Redundancy payments

 

Redundancy payments are made after someone loses their job through redundancy. In the UK there are two sources of redundancy payments:

  • A statutory redundancy payment, the amount of which is determined by law
  • A contractual redundancy payment that is paid when an employer operates a redundancy scheme

Who is entitled to redundancy pay?

Redundancy takes place when a company decides that the role, rather than the individual, is no longer needed. Redundancy is common when companies are:

  • Downsizing
  • Changing the products or services they offer
  • Following a merger when roles in the two merging companies are often duplicated

Although redundancy payments can help soften the blow of losing your job, not every employee in the UK is entitled to receive the statutory redundancy payments.

The main piece of legislation governing redundancy pay is the Employment Rights Act 1996. An employee must have been working at the firm for at least two years to have redundancy pay rights. After the employee has been at the firm two years they will be given one week of pay for every year worked, depending on the age of the employee, up to a statutory maximum.

You may be able to negotiate a bigger redundancy payment with your employer, and some contracts of employment will allow for a more generous redundancy payment. If your employer is offering you more than the statutory minimum in order to avoid an unfair dismissal claim, an employment solicitor should be consulted.

Exceptions to redundancy pay

Short term casual workers, self-employed workers, and contractors are unlikely to qualify for statutory redundancy payments.

Certain categories of employees are never entitled to statutory redundancy pay. These categories include:

  • 'Share fishermen’
  • Civil servants
  • The police

Although some aren’t entitled to the statutory payment, nothing stops an employer from including an entitlement to redundancy pay in a contract for employment at the same or even better rates than the statutory rate.

In some situations someone who qualifies for a statutory payment may lose their entitlement. This is the case if your employer offers you suitable alternative employment that you turn down, or if you decide to leave your job before the redundancy date.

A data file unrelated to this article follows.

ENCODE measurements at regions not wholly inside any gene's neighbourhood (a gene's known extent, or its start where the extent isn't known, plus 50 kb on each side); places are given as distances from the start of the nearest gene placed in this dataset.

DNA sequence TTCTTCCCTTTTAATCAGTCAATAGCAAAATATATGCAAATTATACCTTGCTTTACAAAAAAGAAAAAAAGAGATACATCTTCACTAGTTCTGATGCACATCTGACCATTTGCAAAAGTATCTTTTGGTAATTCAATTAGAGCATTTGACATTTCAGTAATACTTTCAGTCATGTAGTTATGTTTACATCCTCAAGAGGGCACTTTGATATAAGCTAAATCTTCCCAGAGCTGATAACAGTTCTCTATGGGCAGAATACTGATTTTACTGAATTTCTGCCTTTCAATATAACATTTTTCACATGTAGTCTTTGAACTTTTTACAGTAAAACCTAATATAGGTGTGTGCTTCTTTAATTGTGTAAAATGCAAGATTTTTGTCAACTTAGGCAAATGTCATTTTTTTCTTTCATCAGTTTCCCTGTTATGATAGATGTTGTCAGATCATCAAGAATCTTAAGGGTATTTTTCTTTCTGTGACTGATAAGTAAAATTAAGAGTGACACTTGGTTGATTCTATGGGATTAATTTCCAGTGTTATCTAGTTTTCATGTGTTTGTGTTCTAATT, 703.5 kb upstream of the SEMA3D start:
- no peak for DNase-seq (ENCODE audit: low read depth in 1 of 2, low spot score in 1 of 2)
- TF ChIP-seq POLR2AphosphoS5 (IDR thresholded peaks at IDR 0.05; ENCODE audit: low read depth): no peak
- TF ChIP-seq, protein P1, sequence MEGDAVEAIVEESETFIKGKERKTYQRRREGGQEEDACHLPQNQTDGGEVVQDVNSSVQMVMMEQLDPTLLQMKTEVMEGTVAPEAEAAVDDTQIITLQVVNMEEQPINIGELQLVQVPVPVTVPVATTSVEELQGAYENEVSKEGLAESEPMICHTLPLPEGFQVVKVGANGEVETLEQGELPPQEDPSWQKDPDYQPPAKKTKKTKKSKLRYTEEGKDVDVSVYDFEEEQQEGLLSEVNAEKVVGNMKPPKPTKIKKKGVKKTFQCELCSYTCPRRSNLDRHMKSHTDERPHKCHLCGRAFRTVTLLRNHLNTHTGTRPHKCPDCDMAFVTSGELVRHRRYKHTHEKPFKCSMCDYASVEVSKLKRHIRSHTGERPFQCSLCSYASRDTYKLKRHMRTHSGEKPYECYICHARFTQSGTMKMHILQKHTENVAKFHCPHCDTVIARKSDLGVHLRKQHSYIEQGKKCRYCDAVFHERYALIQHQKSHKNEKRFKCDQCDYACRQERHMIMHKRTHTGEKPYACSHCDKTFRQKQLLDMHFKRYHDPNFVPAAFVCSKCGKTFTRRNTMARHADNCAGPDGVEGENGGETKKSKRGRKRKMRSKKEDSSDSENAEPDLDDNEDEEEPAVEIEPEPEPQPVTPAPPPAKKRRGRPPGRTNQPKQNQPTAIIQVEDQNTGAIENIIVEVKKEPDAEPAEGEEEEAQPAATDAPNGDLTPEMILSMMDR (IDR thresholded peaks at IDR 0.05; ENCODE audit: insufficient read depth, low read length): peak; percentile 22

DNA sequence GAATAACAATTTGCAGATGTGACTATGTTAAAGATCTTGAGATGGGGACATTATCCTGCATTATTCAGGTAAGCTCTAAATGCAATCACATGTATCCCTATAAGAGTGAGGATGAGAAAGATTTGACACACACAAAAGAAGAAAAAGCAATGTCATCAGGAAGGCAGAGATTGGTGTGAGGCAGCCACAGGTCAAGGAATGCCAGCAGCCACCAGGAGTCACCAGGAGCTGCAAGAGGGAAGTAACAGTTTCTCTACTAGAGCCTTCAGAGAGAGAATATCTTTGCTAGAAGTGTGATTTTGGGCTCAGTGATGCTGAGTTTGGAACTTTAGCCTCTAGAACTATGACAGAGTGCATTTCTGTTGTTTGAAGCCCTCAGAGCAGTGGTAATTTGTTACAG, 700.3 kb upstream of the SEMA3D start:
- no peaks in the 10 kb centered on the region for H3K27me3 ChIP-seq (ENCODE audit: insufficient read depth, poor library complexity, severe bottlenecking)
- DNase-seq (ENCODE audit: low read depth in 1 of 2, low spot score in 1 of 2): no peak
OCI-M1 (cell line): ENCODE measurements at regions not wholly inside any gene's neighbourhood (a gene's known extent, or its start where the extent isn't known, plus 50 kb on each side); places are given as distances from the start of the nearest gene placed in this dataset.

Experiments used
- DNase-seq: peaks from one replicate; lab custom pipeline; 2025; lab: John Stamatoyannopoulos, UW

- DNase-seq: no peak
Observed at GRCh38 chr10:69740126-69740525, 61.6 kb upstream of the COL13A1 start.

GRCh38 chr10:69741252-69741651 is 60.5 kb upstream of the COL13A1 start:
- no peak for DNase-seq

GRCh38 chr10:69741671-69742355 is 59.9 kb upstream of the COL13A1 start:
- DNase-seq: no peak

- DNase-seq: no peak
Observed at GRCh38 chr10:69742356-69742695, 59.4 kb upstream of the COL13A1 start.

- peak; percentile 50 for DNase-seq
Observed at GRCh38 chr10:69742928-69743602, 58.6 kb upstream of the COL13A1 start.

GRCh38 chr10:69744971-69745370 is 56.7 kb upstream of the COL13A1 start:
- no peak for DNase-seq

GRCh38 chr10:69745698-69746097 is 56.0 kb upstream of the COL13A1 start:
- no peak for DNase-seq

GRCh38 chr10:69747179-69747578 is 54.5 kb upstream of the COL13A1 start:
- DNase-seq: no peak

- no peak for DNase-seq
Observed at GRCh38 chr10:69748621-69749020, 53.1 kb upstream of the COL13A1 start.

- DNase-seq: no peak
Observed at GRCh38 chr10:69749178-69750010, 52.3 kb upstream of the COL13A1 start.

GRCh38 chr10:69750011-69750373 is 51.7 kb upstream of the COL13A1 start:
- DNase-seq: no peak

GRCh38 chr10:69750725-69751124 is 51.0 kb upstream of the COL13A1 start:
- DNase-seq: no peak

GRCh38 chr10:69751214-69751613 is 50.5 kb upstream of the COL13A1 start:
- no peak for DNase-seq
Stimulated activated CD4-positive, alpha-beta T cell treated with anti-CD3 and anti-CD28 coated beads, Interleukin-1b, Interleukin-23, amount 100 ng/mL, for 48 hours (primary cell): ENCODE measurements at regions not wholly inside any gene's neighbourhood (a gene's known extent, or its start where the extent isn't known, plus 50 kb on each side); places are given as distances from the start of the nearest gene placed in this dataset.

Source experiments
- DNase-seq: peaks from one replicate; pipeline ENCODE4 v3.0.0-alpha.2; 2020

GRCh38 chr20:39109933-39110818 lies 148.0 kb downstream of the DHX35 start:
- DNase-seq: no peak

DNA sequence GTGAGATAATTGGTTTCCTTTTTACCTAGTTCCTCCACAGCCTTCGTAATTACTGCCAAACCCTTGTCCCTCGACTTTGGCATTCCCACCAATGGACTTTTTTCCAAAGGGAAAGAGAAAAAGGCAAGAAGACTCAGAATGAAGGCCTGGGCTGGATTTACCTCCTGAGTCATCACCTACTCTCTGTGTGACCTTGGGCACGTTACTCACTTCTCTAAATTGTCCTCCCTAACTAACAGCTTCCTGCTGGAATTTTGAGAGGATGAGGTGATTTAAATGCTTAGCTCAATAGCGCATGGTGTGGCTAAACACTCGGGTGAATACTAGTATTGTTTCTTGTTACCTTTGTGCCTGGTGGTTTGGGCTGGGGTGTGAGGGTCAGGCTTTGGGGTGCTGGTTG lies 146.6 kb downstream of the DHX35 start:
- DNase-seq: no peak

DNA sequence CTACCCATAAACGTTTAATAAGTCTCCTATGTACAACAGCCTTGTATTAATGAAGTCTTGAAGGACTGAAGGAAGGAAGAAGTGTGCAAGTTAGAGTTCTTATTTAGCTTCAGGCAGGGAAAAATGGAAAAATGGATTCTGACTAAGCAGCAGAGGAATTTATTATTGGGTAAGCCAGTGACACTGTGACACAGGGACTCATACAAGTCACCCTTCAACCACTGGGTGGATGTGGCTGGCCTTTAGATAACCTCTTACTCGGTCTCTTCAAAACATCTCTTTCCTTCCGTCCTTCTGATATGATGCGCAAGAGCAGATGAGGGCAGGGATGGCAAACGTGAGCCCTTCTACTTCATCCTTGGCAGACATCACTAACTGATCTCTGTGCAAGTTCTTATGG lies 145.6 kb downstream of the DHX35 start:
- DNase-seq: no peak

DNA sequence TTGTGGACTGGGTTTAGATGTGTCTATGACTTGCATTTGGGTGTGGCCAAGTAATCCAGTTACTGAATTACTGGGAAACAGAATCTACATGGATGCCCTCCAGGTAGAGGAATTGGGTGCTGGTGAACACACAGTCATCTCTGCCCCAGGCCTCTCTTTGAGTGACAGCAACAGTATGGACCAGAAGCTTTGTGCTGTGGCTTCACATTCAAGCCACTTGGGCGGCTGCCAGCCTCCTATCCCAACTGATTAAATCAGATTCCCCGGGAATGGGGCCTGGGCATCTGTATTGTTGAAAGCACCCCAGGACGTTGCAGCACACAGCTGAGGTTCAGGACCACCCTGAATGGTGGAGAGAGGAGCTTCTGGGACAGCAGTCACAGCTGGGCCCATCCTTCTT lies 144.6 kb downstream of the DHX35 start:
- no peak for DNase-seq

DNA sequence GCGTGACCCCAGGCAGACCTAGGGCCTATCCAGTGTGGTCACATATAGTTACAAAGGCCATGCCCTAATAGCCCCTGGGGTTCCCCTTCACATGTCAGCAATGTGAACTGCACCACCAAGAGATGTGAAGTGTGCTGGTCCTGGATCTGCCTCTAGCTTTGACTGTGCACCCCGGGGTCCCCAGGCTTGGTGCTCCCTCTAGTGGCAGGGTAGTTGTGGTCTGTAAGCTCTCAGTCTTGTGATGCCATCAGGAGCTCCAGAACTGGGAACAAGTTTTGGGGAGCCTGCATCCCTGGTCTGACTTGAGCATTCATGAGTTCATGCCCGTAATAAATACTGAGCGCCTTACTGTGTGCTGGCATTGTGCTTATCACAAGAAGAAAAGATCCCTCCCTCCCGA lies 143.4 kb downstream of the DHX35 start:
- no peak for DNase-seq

Statutory payments

The rates of statutory redundancy payments vary from year to year, and also vary depending on your age, how long you’ve worked for your employer and how much money you earn.

The age calculator pays:

  • Half a week’s pay for each complete year of work aged under 22
  • A week’s pay for each complete year of work aged 22 to 40
  • A week and a half’s pay for each complete year of work aged 41 or over

Contractual payments

Statutory redundancy pay rights will not be required if you have a contractual agreement that will entitle you to more money than the statutory minimum. However, if your contract states that you should get less than your redundancy pay rights under statute, then statute will prevail and you will be entitled to the greater amount.

It is usual that an employer will pay the required amount at the end of your period of work; however, if they do not, then you will be able to get your redundancy pay rights enforced in an employment tribunal. This is when a solicitor will be required to ensure your rights are upheld, and Contact Law has a UK-wide network of employment solicitors who will be able to provide help with your case.

Are you unsure of your entitlements to statutory redundancy pay? Has your employer offered you a compromise agreement that you need checking? Contact Law can put you in touch with specialist employment lawyers, apt to deal with any issue of redundancy law you may face. Please call us on 0800 1777 162 or complete the web-form above.

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